Table 2 shows the results of the OLS regression performed to estimate Equation 2. The F-value (22.8725) indicates the model is significant at the 1 percent level and therefore has explanatory power. The adjusted R Square value of 0.716 indicates that the model explains 71.6 percent of the variability in the dependent variable poverty. That is MFC, INV, and NMFI explains about 71.6% of the total variation in poverty index in Nigeria.

The results of the regression analysis show that the independent variable, microfinance loans and advances (MFC) is not significant. Though not significant, the coefficient has a negative value of -9.49, confirming that microfinance loans and advances has a positive impact on poverty alleviation. A 1% increase in MFC will lead to -9.49% decreases in Poverty index (PI) in Nigeria. This result is in line with the works of Okpara (2010) who concluded that poverty level in Nigeria has decreased as access to microfinance credit has increased.

The coefficient of long term investment by Microfinance institutions (INV) indicates a positive and significant correlation with Poverty Index (PI) at 1% level of significance. That is, a 1% increase in investment by these institutions will lead to about 0.0025% increase in poverty. It implies that as Microfinance institutions increases its investment, the nation’s level of poverty decreases. The result, however, does not conform to a priori expectation. This implies that on the aggregate, if the investment of these microfinance institutions are not targeted to include the marginal poor that have been left out for long in economic participation which would have helped in ameliorating the suffering of these vulnerable group, its impact on poverty alleviation may not be realizable. On the other hand, this result could also mean that if the programmes (INV) of these microfinance institutions are high-jacked by the rich and mighty in the society thus, making it impossible for its target (objective) to be achieved.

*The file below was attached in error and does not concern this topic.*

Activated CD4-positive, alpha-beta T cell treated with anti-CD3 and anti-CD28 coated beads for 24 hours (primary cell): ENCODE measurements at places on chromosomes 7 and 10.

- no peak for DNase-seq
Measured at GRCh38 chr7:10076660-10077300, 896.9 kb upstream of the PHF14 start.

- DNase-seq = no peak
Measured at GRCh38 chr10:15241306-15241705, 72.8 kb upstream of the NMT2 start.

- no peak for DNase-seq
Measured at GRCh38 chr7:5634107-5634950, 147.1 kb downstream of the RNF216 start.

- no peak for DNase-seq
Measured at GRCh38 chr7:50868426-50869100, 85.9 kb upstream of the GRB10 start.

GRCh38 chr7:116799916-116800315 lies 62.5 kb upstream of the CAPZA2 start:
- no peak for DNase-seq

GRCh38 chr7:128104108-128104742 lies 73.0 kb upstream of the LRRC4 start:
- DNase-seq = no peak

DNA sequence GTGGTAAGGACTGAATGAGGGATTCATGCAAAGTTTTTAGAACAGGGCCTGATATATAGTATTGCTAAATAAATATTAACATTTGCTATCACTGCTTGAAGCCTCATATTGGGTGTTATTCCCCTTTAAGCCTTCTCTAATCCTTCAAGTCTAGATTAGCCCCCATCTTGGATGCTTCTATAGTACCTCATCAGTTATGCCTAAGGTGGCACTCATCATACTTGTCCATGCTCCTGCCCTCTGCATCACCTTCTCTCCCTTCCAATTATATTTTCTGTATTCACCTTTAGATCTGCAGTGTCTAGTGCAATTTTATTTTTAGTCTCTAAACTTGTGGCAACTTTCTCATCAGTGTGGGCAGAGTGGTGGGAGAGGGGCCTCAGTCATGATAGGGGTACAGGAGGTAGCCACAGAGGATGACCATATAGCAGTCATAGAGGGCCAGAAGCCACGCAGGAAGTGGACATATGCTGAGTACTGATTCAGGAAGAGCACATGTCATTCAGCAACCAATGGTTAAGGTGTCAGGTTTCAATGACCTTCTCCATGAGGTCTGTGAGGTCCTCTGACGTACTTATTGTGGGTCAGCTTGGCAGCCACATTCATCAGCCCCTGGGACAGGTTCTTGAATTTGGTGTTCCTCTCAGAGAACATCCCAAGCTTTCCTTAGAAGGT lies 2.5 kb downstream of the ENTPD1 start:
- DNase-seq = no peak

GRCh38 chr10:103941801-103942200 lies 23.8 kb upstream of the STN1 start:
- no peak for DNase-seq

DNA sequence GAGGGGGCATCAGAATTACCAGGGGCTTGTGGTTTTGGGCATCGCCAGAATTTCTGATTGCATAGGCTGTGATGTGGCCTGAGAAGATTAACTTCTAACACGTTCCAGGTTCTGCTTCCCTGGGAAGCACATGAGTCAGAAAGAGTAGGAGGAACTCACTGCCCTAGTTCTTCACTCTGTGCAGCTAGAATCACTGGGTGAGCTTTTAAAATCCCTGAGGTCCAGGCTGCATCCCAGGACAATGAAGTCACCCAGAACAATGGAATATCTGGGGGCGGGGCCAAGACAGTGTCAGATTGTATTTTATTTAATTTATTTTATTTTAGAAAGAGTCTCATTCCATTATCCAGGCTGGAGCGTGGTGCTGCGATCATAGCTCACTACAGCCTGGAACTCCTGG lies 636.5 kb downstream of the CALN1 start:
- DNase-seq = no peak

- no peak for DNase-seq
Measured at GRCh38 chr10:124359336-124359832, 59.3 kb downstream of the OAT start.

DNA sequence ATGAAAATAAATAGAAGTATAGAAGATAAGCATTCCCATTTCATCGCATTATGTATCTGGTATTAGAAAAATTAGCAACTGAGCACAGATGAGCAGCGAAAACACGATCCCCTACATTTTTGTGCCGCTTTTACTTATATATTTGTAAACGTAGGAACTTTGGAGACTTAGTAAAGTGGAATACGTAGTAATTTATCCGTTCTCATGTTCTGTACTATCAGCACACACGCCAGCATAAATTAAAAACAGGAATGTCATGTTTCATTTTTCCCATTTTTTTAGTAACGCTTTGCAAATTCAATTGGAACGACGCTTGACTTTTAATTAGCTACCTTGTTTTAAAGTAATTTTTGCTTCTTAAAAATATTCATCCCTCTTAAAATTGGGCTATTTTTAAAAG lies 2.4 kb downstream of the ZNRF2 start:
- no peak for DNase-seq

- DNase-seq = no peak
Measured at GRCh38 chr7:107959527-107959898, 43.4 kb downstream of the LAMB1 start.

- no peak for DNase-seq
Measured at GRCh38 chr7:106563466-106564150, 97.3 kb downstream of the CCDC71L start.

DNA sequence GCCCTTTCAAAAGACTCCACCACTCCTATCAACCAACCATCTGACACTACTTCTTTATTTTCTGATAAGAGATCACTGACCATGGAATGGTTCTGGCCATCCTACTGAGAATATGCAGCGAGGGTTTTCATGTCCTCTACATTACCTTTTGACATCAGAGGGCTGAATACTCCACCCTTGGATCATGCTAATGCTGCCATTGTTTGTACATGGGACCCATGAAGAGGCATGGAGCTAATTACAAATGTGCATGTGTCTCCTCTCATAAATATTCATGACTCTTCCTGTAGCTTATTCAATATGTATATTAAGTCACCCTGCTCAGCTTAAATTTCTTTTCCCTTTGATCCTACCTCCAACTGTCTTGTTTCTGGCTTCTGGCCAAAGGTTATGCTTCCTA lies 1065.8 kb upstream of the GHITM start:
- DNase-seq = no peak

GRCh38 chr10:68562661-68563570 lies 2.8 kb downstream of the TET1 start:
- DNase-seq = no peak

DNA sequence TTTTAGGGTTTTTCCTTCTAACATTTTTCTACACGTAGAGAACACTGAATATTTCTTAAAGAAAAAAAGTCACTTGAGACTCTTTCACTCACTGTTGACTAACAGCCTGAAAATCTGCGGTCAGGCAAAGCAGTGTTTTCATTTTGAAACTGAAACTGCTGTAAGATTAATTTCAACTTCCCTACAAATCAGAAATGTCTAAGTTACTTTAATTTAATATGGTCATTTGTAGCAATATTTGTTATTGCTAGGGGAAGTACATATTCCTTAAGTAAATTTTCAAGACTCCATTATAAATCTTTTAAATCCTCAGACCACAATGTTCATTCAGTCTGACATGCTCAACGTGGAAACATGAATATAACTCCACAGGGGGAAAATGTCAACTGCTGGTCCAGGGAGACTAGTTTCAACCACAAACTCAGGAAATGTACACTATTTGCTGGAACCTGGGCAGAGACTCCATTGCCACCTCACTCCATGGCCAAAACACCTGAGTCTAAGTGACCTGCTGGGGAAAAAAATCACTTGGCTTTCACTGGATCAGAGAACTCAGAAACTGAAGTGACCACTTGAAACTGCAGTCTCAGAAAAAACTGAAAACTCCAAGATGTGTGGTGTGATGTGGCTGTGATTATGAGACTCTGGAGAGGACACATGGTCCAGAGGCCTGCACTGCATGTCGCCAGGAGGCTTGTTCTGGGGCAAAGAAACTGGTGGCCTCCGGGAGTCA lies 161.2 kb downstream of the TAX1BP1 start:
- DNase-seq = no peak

Finally, the coefficient of Number of Developed and Specialized Banks/Institutions (Microfinance Banks) (NMFI), showed a positive and significant relationship with poverty index. The result shows that a 1% increase in the number of microfinance institutions, will lead to decrease in poverty level. This does not conform to a priori expectations. This result with a different notion is in line with the findings of Linn (2017) which suggests that the number of microfinance institutions in a state is not a determinant of the poverty level unless it is put in relation to the population. The result could be as a result of the locations of these institutions as a greater number of them are located in the cities, thus making it inaccessible by the vulnerable poor.

 

Concluding Remarks and Policies Chances

The evidence in literature shows that microfinance services have made significant impact on the various efforts made to reduce poverty. The poor therefore are left with variety of opportunities to extricate themselves and their household from the poverty web. Zaman (2004) supported this view by concluding that microcredit scheme serves as intermediary link between the poor and the available financial services, be it from donor agencies, the government or the formal financial system. Microfinance leads to an improved resource allocation, it promotes markets, contributes to economic growth and development. Access to microfinance opens up households to wider range of choices rather than relying on the informal sources. This would lead to their active participation and also benefit from the growth and development opportunities. Microfinance is seen as a veritable tool to empower the vulnerable groups in the rural areas and even the urban poor such as women and youths who occupy the lower rung of the poverty ladder. Thus, making microfinance institutions available, accessible and trustworthy to patrons by down-playing the importance of collateral, conditionalities and inequalities can expressly translate into income earning capacity which would lead to an improved physical quality of life as well as sustainable rural development in Nigeria.